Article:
National Museum of Iran in Tehran



It had been a while since we’d visited a museum. I was beginning to itch because of it.  So to enterain ourselves during our first full day in Tehran we decided to checkout the National Museum of Iran.

It’s the perfect size for a visitor to look at the entire collection in 2-hours, meaning you’re satisfied and content when you leave rather than overwhelmed and tired.

You’ll never believe how much it cost to visit the museum! It was .50 cents per adult! So Chris and I spent $1.00. Unbelievable.

The museum very professionally displays its collection of bone tools, Palaeolithic lithics (stone tools), metal and clay carvings from animals to humans and grand artifacts from the famous site of Persepolis, which we’ll be visiting at the end of our trip.  I’m simply in love with the Persepolis carvings. I love the way they carved the beards, hair and turbans. I couldn’t tell you why. I just really like it.

One shocking thing on display is this man's preserved skull. He died in a salt mine 1700's years ago. Scientists have concluded he was around 37-years old when he died. There is extensive damage to his skull and eye socket, estimated to have occurred before death.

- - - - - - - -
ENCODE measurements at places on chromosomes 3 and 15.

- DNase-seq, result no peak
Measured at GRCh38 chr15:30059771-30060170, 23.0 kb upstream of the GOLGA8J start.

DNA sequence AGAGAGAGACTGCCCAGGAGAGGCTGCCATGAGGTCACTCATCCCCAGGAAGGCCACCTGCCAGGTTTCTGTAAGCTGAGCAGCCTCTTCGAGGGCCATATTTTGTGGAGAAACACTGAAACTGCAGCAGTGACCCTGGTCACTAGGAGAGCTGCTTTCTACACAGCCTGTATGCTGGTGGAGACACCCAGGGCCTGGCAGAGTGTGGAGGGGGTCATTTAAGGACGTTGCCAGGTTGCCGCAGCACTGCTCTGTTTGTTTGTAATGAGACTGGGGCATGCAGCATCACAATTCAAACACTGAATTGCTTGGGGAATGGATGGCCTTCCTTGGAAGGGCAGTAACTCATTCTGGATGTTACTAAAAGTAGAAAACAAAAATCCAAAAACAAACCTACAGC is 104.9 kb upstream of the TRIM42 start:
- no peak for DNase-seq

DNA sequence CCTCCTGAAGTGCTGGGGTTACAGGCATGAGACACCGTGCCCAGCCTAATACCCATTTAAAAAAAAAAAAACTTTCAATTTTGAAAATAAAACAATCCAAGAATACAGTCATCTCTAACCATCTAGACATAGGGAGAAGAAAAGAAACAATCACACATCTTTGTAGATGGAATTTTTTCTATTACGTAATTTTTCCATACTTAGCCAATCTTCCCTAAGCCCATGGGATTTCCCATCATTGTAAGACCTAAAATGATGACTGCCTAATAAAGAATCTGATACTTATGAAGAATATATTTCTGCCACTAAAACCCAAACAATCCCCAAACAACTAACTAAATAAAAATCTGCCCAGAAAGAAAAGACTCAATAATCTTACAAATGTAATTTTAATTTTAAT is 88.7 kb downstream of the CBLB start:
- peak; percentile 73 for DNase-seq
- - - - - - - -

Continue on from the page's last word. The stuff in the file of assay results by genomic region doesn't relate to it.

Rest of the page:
A little bronze figure about 4-5 inches in height. I really liked this guy.
One of the bull heads at the top of a very classic Persian Persepolis capital. (Sorry the photo is out of focus.)
Persian lancers and archers on the outer side of a staircase that use to be located in a Persepolis palace.
A human-headed capital from Persepolis.
A relief that used to be located in the Treasury Palace of Persepolis. It's from the 5th Century B. C.
An animal figure made out of clay. So cute.
Giant clay pots, fantastically coloured and designed from the 5th millennium!
A fantastic example of Persian artistry.


One response to “National Museum of Iran in Tehran”

  1. […] heritage of Iran, home to Empires, known as Cradle of civilizations but unfortunately this hosts a modest collection of sculptures, ceramics and seals that date back to the 4th and 5th centuries BC. The museum displays artifacts from Paleolithic, […]

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